Phil Armstrong      


      Jennettie Marshall


Two of the seven seats on the Tulsa Public Schools Board of Education are up for district general election on February 14, 2017. A runoff election could be held on April 4, 2017, if no candidate receives a majority of the votes cast in any of the races.

            Phil Armstrong faces Amy Shelton for District 2. District 2 includes the following attendance areas:  Burroughs, Carver, Kendall-Whittier, McKinley, Mitchell, Owen, Sequoyah, Springdale, Carver, Rogers and Booker T. Washington.

Incumbent Wilbur Collins and Judy McIntyre both have withdrawn from the race in District 2. Collins withdrew because of new and sudden health challenges but his withdrawal came too late for removal of his name from the ballot. Before his school board service, he was Tulsa County’s first person of color to serve as a Tulsa County Commissioner.  He was elected County Commissioner twice, serving a total of eight years. Reportedly, McIntyre withdrew in favor of Armstrong who is younger. She had formerly served both as a school board member and served in the Oklahoma state legislature.

            Jennettie Marshall is facing incumbent Lana Turner-Addison and Whitney Cole for District 3. District 3 includes the following: Academy Central, Anderson, Celia Clinton, Dual Language, ECDC Bunche, Gilcrease, Greeley, Hamilton, Hawthorne, Jackson, Monroe, Penn, Whitman, Central JH, McLain JH, Monroe, Central HS, McLain High School for Science and Technology

Armstrong is chief operating officer for Subway Franchise Restaurant Development of Eastern Oklahoma, overseeing 178 Subway locations.  He has a master’s degree in public administration. He is married and a father of four children.

Marshall has an Associate’s of Arts in Political Science, Bachelor of Science in Corrections, a Master’s of Science in Business Management and an Associate’s degree in Applied Science in Funeral Service. Marshall is retired from the State of Oklahoma after being employed in various professional capacities within the Oklahoma Department of Corrections and the Department of Human Services.  She also served the City of Tulsa as a Police and Fire Chaplain where she received emergency disaster response training and hostage negation training.  Marshall is a volunteer with the Oklahoma Department of Corrections and the Tulsa County Sheriff’s Department. Marshall is the mother of three children, grandmother of twelve grandchildren.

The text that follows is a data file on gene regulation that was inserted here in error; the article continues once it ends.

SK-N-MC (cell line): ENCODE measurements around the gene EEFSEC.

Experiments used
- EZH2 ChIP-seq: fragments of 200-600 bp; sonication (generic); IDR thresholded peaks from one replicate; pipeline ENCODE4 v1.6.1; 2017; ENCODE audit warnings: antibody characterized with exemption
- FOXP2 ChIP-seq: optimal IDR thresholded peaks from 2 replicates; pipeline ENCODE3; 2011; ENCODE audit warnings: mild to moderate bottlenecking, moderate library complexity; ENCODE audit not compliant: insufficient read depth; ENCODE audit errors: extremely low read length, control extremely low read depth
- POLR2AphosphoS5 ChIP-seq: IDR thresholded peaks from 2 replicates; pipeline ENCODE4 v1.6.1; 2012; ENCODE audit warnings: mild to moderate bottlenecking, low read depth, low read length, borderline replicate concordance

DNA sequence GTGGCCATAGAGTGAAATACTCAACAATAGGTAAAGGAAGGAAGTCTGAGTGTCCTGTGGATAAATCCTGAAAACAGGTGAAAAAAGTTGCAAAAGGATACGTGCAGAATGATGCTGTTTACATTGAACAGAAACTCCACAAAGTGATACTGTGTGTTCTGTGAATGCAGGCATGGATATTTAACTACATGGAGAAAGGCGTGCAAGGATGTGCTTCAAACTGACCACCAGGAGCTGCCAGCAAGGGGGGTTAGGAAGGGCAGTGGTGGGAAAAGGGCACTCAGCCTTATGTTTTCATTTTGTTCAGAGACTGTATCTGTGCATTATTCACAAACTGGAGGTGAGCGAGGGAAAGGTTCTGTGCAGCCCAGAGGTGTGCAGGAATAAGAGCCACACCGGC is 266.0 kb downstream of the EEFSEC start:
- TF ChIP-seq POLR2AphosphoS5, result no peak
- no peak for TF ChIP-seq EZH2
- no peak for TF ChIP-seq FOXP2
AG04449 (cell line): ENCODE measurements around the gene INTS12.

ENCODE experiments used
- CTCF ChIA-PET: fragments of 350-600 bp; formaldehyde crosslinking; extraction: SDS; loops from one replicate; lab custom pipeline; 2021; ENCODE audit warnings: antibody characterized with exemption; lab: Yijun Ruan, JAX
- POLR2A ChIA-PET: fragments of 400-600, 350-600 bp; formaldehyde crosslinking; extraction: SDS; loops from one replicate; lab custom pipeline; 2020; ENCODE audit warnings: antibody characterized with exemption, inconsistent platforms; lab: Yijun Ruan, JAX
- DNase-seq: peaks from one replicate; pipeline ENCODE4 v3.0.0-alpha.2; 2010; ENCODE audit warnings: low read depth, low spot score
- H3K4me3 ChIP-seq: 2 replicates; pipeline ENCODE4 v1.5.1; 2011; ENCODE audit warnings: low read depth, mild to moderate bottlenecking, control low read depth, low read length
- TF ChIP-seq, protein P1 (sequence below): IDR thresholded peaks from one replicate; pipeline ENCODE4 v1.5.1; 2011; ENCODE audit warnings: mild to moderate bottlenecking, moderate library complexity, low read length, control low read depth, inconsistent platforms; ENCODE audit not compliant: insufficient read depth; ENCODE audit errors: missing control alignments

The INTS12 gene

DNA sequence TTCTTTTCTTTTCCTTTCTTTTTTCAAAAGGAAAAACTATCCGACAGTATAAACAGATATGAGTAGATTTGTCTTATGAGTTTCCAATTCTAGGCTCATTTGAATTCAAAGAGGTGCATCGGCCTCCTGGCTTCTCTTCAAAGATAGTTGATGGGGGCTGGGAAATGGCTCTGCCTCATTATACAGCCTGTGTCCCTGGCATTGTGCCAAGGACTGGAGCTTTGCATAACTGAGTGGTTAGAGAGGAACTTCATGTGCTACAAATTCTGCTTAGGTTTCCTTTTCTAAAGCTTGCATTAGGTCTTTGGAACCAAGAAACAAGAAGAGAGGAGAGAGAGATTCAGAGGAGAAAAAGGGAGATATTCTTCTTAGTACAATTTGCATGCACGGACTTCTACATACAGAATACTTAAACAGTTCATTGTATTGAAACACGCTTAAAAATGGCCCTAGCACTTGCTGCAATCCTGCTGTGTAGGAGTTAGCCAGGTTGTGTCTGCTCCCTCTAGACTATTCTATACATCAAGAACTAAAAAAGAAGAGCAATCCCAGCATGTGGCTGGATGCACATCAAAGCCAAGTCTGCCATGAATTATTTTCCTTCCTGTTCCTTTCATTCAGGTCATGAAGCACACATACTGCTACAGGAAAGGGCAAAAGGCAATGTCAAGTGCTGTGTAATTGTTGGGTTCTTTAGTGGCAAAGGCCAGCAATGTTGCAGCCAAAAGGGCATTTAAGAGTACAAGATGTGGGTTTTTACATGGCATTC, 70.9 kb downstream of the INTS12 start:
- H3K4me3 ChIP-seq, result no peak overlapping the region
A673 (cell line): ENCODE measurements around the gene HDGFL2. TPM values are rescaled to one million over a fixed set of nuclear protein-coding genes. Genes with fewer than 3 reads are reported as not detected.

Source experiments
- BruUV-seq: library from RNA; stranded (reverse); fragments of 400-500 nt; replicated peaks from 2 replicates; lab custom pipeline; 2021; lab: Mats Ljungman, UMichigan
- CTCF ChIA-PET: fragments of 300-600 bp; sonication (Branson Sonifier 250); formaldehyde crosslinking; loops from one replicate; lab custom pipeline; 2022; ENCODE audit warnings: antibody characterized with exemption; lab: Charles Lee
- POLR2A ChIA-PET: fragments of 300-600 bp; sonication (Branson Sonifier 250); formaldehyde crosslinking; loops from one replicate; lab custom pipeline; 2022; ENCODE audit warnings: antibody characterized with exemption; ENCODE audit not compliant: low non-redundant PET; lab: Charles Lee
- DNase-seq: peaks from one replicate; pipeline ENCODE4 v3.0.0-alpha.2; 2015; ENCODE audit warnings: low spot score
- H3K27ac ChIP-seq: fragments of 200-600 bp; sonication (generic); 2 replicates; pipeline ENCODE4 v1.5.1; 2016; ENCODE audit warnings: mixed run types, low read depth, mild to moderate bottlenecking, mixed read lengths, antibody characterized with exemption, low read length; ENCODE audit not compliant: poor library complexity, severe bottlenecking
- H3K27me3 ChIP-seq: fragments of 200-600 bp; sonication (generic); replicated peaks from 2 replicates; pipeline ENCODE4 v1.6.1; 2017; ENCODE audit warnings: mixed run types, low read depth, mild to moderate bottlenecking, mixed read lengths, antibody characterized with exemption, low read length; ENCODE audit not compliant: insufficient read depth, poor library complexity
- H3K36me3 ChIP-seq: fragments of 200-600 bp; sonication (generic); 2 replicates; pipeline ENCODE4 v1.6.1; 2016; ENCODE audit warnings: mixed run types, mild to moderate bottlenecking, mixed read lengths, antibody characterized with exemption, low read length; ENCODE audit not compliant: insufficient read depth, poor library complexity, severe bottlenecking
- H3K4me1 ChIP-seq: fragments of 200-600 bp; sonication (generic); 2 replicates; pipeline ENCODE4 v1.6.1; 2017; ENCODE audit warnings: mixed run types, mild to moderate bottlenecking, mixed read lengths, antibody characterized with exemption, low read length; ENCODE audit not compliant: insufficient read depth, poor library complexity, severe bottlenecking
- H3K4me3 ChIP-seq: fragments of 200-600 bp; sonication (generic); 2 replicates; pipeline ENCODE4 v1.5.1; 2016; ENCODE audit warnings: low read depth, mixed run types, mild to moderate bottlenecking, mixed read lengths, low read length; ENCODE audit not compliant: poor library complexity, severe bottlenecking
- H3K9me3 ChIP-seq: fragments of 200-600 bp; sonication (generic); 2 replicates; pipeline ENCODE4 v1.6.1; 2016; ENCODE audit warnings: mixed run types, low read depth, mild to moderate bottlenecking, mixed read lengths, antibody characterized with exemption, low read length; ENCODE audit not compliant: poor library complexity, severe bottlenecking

In the coming years, the challenges confronting the Tulsa public schools will call for bold leadership by board members not to be afraid to speak out and enact new policies to reverse the chronic but solvable problem of poor student performance. These new policies must focus on at least 7 major areas: student learning, technology, social media, politics, school leadership, pre-service teaching programs and last, but not least, poverty.

Today in America, a rich country, 22 percent of public school students live in poverty and come into kindergarten with 1/8 of the vocabulary that their wealthier peers experience.

We believe Jennettie Marshall and Phil Armstrong have the education, experience and ability to address the coming challenges.  We endorse them and urge you elect them.





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In Oklahoma there’re some difficult days ahead for many public school students. This week at the state Capitol, Oklahoma State Representative Regina Goodwin held a hearing with stakeholders to discuss the A-F grading system under the Oklahoma Academic Standards law, it replaced the Common Core Standards.

            The Common Core State Standards arose from a simple idea: that creating one set of challenging academic expectations for all students would improve achievement and college readiness. Pure and simple, they are descriptions of the skills students should have at each grade level in English/language arts and math by the time they finish high school.

According to Goodwin, the Oklahoma Department of Education has put in play a new manipulative formula for grading public school performance.  For example, schools who are “handicapped” with higher enrollment of black, Hispanic, impoverished students will be given an upgrade artificially from F to D. In other words, the school’s performance will be upgraded even though its students are not meeting academic standards. This new grading system will lower the expectations of student’s performance. Goodwin said, “Underfunding and lowering expectations of students is not the way forward. Instead, we must provide the resources and tools necessary to support our students, teachers and administrators.” We agree.

However well intended, using any kind of racial classifications or economic status to address poor student performance is not the way to proceed. The emphasis must be on student performance not on the grading of a school’s performance. Implicit in the grading system proposed by the Oklahoma Department of Education smacks of “separate but equal” and “Jim Crow” because race is being considered as a factor in measuring academic performance. Dangerous. We have been down that road before.  Sheer evil arises. When race is considered an important factor in one’s ability to learn.  We urge the Oklahoma lawmakers to pay greater attention and purge this law with any vestige of racism.